The controversy over the invasive body scans and pat-downs by the Transportation Security Agency (TSA) seems to have temporarily blown over. However, with Christmas vacation on the way, they are certain to arise again. When they do, it is important that the public, and particularly that segment of the public with an interest in, or connection to, airports and aviation, be aware of the full scope of the constitutional and legal rights and restrictions governing these searches.


As a threshold matter, it should be understood that the searches by TSA, an agency of the United States government, are of the sort of governmental action covered by the Fourth Amendment to the United States Constitution. The Fourth Amendment contains a prohibition on “unreasonable search and seizure.” Under the case law that has developed over more than 200 years, a search is “reasonable” under only two circumstances: (1) if there is “probable cause” to believe a criminal act has been committed by the person being searched; or (2) absent such “probable cause,” if a party has given consent to the search. If there is no probable cause, or consent is not given or it is withdrawn, an American citizen may not be searched by an agent of the government constitutionally.

The government acknowledged this legal reality shortly after 9/11. Before 9/11, searches at airports were cursory activities if they occurred at all. When 9/11 occurred, and the government was unprepared and without a plan, private contractors for airports who were conducting searches during that period took it upon themselves to enhance the searches. Recognizing that they would not, for the most part, have probable cause for a random search, most airports posted signs at the entrance stating “Entry Into This Facility Constitutes Consent to Search.”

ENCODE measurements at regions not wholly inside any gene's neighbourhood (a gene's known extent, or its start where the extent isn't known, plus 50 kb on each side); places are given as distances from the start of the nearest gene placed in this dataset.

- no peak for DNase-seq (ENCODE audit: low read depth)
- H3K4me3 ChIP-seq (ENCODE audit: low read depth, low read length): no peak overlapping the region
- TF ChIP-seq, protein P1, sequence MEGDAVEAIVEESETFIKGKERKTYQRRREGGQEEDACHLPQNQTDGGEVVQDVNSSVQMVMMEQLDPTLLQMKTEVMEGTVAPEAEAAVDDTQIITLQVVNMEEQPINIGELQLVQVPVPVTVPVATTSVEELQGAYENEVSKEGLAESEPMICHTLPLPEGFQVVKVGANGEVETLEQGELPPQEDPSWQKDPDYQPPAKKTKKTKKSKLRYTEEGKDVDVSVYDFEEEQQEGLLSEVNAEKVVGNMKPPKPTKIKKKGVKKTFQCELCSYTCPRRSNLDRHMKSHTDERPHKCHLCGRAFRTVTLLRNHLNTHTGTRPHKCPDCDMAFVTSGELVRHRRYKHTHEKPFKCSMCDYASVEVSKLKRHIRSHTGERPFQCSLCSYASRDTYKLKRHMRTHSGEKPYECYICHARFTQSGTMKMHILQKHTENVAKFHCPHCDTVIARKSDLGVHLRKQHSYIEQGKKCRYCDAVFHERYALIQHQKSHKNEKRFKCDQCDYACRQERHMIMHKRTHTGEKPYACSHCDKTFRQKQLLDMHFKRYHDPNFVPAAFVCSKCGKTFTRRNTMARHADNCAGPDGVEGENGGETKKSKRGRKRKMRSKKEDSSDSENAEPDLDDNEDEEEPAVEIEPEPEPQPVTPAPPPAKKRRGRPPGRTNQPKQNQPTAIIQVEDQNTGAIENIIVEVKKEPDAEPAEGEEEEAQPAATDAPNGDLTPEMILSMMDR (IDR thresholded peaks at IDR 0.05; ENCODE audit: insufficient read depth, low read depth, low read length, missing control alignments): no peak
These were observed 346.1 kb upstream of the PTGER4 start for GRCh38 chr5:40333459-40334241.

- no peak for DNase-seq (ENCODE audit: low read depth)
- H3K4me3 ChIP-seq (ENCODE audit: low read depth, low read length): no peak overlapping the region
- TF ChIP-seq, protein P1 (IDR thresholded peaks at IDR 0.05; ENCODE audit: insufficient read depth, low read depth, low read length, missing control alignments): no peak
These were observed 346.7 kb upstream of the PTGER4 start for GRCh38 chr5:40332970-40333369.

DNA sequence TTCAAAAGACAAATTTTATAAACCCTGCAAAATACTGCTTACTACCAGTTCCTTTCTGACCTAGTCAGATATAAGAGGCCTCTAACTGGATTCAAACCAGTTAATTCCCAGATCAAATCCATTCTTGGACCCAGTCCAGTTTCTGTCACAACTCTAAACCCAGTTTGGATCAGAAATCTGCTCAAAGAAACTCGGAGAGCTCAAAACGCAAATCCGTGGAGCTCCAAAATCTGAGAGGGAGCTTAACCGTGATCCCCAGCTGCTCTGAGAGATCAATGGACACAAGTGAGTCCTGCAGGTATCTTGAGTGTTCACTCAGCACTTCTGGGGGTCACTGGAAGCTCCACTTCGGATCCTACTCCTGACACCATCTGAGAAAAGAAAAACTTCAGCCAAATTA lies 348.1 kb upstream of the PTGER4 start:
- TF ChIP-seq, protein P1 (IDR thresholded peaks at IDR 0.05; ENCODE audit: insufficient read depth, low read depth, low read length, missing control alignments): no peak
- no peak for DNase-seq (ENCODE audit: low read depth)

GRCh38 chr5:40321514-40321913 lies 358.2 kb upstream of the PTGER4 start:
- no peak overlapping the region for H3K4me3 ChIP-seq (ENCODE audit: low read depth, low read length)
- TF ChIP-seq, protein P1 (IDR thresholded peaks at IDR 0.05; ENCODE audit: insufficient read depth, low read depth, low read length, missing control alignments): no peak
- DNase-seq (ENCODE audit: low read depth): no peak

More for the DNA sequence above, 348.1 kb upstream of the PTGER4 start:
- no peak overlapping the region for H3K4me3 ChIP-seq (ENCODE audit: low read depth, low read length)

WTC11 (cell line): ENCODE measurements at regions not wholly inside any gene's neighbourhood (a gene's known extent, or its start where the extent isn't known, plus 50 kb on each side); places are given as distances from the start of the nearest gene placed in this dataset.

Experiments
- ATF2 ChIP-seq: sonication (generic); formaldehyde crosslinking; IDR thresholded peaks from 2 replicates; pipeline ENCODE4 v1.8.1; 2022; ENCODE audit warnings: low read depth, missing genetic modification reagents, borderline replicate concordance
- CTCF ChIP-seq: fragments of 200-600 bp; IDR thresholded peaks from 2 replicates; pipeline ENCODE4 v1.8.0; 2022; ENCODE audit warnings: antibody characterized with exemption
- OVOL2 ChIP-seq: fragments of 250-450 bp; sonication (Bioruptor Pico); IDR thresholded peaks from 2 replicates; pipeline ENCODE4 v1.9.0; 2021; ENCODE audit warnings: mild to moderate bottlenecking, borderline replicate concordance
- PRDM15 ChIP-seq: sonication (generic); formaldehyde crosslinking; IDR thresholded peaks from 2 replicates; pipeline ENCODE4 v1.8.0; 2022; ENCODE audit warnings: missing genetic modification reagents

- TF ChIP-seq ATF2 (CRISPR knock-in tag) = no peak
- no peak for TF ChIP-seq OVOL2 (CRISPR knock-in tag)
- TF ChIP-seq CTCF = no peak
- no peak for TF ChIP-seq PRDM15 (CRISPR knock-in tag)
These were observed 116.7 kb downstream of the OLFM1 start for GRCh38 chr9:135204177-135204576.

So far, so good. But that was before this new escalation that requires clothes-stripping body scans, or full, prison style pat-downs of guileless grandmothers who, because of physical disabilities, can’t go through body scans. The issue came to a head when Kenneth Tyner refused a body scan at Lindbergh Field in San Diego and cautioned a TSA agent that a pat-down was OK if it didn’t touch his “junk.”

At that point (if not before, according to the ACLU), TSA went off the legal rails. A supervisor was called, Tyner was escorted from the airport, and, as a climax, was threatened with a $10,000 fine for refusing the search, i.e., withdrawing his consent to search.

TSA’s threat was an entirely empty one, because not only had Mr. Tyner affirmatively withdrawn consent by agreeing to leave the building, but also withdrew any implied consent as well. Absent any claim by TSA of probable cause, Mr. Tyner, and anyone else who chooses to forego flight to avoid search, are fully within their constitutional rights, and cannot be intimidated by a governmental agent by groundless threats of fine or imprisonment into relinquishing those rights.

The moral of this story is that no American can be threatened or compelled into relinquishing his or her constitutional rights, or be punished for refusing to do so. TSA belatedly recognized this and withdrew its ill-advised threat. Don’t be concerned that, if you decline search and choose to change your plans, you will be subject to legal action. You won’t, because the right to make choices that free us from arbitrary governmental action is the fundament of the American system, and even TSA has the good sense to know that. Have a happy holiday.